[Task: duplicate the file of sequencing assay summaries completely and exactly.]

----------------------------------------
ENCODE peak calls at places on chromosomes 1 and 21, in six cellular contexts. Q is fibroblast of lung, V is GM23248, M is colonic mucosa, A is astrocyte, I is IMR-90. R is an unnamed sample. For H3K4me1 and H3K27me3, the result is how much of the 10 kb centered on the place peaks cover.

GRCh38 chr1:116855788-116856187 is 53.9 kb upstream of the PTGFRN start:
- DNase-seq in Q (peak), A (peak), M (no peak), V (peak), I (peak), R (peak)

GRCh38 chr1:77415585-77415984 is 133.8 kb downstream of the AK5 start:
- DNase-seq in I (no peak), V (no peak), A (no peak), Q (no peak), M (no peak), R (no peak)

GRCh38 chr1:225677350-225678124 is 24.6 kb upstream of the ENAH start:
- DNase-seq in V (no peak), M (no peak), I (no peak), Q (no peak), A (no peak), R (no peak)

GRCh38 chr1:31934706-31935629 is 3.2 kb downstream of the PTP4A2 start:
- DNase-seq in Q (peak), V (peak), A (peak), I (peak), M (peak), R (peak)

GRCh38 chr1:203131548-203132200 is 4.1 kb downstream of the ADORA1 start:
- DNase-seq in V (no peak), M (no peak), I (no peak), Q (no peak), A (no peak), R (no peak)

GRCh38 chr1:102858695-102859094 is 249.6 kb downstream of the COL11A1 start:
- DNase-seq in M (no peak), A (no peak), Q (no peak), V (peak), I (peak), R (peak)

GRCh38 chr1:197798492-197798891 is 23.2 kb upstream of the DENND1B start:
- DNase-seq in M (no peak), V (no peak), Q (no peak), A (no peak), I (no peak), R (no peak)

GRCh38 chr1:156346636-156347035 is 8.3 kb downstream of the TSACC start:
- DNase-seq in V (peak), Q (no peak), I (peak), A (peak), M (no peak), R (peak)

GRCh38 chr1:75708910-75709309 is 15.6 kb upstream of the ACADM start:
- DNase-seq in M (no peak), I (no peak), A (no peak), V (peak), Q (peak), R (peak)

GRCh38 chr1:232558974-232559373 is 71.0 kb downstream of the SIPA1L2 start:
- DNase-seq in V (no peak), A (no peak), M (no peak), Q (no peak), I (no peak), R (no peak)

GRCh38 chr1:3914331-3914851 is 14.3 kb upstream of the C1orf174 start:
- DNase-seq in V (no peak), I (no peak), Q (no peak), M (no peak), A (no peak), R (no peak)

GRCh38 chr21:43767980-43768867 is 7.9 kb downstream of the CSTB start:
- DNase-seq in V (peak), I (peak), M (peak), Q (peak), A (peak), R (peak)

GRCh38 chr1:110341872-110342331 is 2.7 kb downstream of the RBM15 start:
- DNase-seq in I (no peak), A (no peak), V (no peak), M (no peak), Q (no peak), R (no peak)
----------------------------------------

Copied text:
ENCODE peak calls at places on chromosomes 1 and 21, in six cellular contexts. Q is fibroblast of lung, V is GM23248, M is colonic mucosa, A is astrocyte, I is IMR-90. R is an unnamed sample. For H3K4me1 and H3K27me3, the result is how much of the 10 kb centered on the place peaks cover.

GRCh38 chr1:116855788-116856187 is 53.9 kb upstream of the PTGFRN start:
- DNase-seq in Q (peak), A (peak), M (no peak), V (peak), I (peak), R (peak)

GRCh38 chr1:77415585-77415984 is 133.8 kb downstream of the AK5 start:
- DNase-seq in I (no peak), V (no peak), A (no peak), Q (no peak), M (no peak), R (no peak)

GRCh38 chr1:225677350-225678124 is 24.6 kb upstream of the ENAH start:
- DNase-seq in V (no peak), M (no peak), I (no peak), Q (no peak), A (no peak), R (no peak)

GRCh38 chr1:31934706-31935629 is 3.2 kb downstream of the PTP4A2 start:
- DNase-seq in Q (peak), V (peak), A (peak), I (peak), M (peak), R (peak)

GRCh38 chr1:203131548-203132200 is 4.1 kb downstream of the ADORA1 start:
- DNase-seq in V (no peak), M (no peak), I (no peak), Q (no peak), A (no peak), R (no peak)

GRCh38 chr1:102858695-102859094 is 249.6 kb downstream of the COL11A1 start:
- DNase-seq in M (no peak), A (no peak), Q (no peak), V (peak), I (peak), R (peak)

GRCh38 chr1:197798492-197798891 is 23.2 kb upstream of the DENND1B start:
- DNase-seq in M (no peak), V (no peak), Q (no peak), A (no peak), I (no peak), R (no peak)

GRCh38 chr1:156346636-156347035 is 8.3 kb downstream of the TSACC start:
- DNase-seq in V (peak), Q (no peak), I (peak), A (peak), M (no peak), R (peak)

GRCh38 chr1:75708910-75709309 is 15.6 kb upstream of the ACADM start:
- DNase-seq in M (no peak), I (no peak), A (no peak), V (peak), Q (peak), R (peak)

GRCh38 chr1:232558974-232559373 is 71.0 kb downstream of the SIPA1L2 start:
- DNase-seq in V (no peak), A (no peak), M (no peak), Q (no peak), I (no peak), R (no peak)

GRCh38 chr1:3914331-3914851 is 14.3 kb upstream of the C1orf174 start:
- DNase-seq in V (no peak), I (no peak), Q (no peak), M (no peak), A (no peak), R (no peak)

GRCh38 chr21:43767980-43768867 is 7.9 kb downstream of the CSTB start:
- DNase-seq in V (peak), I (peak), M (peak), Q (peak), A (peak), R (peak)

GRCh38 chr1:110341872-110342331 is 2.7 kb downstream of the RBM15 start:
- DNase-seq in I (no peak), A (no peak), V (no peak), M (no peak), Q (no peak), R (no peak)